Underground Railroad: In the
United States before the Civil War, a vast network of people organized
to free slaves from the South. It started in the colonial period and
reached its peak in the early 1830s. An estimated 100,000 slaves were
freed using the secretive system of safe houses and transportation.
Slaves often used songs to relay messages of escape. Notable figures
include John Fairfield in Ohio, the son of a slaveholding family, who
made many daring rescues; Quaker Levi Coffin, who assisted more than
3,000 slaves; and Harriet Tubman, who made 19 trips into the South and
escorted over 300 slaves to freedom.
United Negro College Fund, The (UNCF):
Nations largest, oldest and most comprehensive minority higher
education assistance organization. UNCF provides funding and services
for 39 member historically black colleges and universities (HBCUs),
scholarships and internships for students at almost 1,000 institutions
and faculty and administrative professional training. May use UNCF on
Uncle Tom: A term of contempt.
Based on the main character, an elderly black man, in Harriet Beecher
Stowes Uncle Toms Cabin, a novel that protested the use of slavery. In
today's terms, it means a black person who treats whites as superiors or
who is eager to please them. Do not apply it to a person.
Uncle Toms Cabin (or Life Among the Lowly):
1852 antislavery novel and controversial bestseller by Harriet Beecher
Stowe that increased sentiment against slavery. Main character Uncle Tom
is a pious and faithful slave sold by his master to a brutal plantation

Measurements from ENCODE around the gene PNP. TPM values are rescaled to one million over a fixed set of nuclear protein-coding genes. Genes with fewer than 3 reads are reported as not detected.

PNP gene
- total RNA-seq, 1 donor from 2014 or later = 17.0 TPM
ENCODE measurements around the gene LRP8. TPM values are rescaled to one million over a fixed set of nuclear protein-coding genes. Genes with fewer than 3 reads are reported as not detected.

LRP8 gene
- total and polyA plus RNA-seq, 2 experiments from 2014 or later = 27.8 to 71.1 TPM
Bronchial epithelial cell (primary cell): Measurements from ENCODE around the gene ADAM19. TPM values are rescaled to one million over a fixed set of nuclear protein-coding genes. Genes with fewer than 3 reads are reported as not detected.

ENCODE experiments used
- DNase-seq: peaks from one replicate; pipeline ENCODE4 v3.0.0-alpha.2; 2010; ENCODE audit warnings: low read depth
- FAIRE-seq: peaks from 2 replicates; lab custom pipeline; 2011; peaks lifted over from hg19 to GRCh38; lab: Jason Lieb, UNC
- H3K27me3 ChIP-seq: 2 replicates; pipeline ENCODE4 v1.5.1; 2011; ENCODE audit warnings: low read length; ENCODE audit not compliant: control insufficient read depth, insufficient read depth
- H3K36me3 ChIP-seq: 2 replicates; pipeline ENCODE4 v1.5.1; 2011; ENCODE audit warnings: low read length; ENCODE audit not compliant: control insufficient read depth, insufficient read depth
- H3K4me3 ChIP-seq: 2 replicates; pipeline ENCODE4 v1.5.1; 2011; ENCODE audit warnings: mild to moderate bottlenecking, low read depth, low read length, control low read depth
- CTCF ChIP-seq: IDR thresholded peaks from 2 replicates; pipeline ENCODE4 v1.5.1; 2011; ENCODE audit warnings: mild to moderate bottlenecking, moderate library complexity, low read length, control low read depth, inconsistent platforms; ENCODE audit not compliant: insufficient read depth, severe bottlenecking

owner, who later beat Uncle Tom to death. Before dying Uncle Tom prayed
for his masters repentance and salvation. Some historians credit the
novel with helping to prompt the Civil War. (See slavery.)
Voting Rights Act: Enacted on Aug.
6, 1965, it empowered the federal government to oversee voter
registration and elections in communities, especially in the South, that
had used tests to determine voter eligibility and or where registration
or turnout was less than 50 percent in the 1964 presidential election.
It also banned discriminatory literacy tests and expanded voting rights
for non-English speaking Americans. The laws effects were wide and
powerful. By 1968, for example, nearly 60 percent of eligible blacks
were registered to vote in Mississippi. The Voting Rights Act was
extended in 1970, 1975, and 1982 and despite some setbacks and debates
had an enormous impact by helping elect black lawmakers at the local,
state and national levels.
wigger: A derogatory term used for a white person who mimics language, dress and mannerisms of blacks; a white person who acts black.